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Parental alienation and what to do about it

By Emma Davey

Published In: Family

Parental alienation describes the actions of a parent to undermine their child’s relationship with the other parent. These actions can cause a child to resist or even reject the other parent. For example, one parent may talk about the other negatively to the child. They may try to manipulate the in to believing something that is not true and is harmful for the child to hear, for example, that the other parent does not love them.

Parental alienation has featured in the news recently in the context of the family court. Some of the articles that we have seen are somewhat sensationalised. Ultimately, the court will act in the best interests of the child, and proceedings involving parental alienation can be extremely complex. Proceedings involving children are also strictly confidential. For this reason, it is possible that some of the detail and nuances may be missed in cases that have been reported in the press. Indeed, the Family Justice Council have published guidance on how the court should manage cases where allegations of parental alienation have been made.

Alienating behaviours can be extremely damaging to the other parent’s relationship with their child, which could result in complete rejection of the parent by the child. The Family Justice Council state that the alienation must be evidenced. Additionally, the fact that a child is resistant to spending time with a parent does not automatically mean that the child has been exposed to alienating behaviours.[2] It is possible that some children  may prefer one parent for a time, but this does not necessarily mean that the preferred parent is alienating the other. Parental alienation is taken seriously by the court, and in some cases, it is possible that the court may impose sanctions or penalties if the court determines that parental alienation has occurred or that it is occurring. Ultimately, the court may also consider the need to remove a child from the care of one parent if alienation is found to be an issue, in order to prevent further harm.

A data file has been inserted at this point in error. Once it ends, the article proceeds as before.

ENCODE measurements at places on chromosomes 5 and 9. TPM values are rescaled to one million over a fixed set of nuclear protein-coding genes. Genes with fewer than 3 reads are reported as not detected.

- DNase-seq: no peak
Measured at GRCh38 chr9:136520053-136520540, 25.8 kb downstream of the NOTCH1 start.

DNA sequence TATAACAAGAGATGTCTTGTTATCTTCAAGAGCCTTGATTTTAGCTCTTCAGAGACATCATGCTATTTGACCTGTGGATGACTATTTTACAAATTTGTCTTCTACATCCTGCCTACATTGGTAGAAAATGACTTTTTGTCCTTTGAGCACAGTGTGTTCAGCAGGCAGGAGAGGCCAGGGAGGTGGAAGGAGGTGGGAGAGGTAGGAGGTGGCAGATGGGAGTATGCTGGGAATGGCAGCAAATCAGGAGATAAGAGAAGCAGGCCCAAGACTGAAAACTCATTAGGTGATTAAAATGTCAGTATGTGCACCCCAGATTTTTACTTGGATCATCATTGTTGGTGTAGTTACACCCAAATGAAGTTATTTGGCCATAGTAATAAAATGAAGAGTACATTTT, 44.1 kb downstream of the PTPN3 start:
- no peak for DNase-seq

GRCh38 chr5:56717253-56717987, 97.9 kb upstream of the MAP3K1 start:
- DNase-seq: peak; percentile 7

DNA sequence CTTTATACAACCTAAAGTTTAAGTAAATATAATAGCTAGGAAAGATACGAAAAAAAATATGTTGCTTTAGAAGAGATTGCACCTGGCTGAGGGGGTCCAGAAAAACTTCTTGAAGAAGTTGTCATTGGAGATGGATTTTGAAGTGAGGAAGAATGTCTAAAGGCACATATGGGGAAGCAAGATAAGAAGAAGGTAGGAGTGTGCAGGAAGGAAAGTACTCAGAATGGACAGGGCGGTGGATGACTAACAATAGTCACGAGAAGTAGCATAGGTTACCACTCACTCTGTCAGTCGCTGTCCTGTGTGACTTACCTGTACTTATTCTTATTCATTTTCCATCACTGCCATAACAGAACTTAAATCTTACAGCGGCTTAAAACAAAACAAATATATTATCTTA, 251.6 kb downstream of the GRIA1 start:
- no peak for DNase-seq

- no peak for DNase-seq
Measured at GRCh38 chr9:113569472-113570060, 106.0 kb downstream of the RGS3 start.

Parental alienation is a controversial topic, particularly in the context of domestic abuse allegations. Some parents involved in family court proceedings are reported to have suffered as a result of a legitimate perpetrator of domestic abuse accusing them of alienating the child.[3]  In such cases , it may be that the child’s negative feelings towards the abuser are as a result of the abuse that they have witnessed. A psychiatrist may need to be considered to report on whether  alienation is taking place, and to recommend to the court how to proceed moving forward with the child’s care.

If you suspect that your child’s parent may be engaging in alienating behaviour, or if you would like further details please get in touch with one of our family law experts. Call 0800 138 0458 or email

[2]  Family Justice Council Consultation: Draft Guidance on Responding to allegations of alienating behaviour

[3]  Women’s aid ‘Parental alienation’: a dangerous and harmful concept

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Emma has been a qualified solicitor for one year.  She works in Switalskis' Family department.


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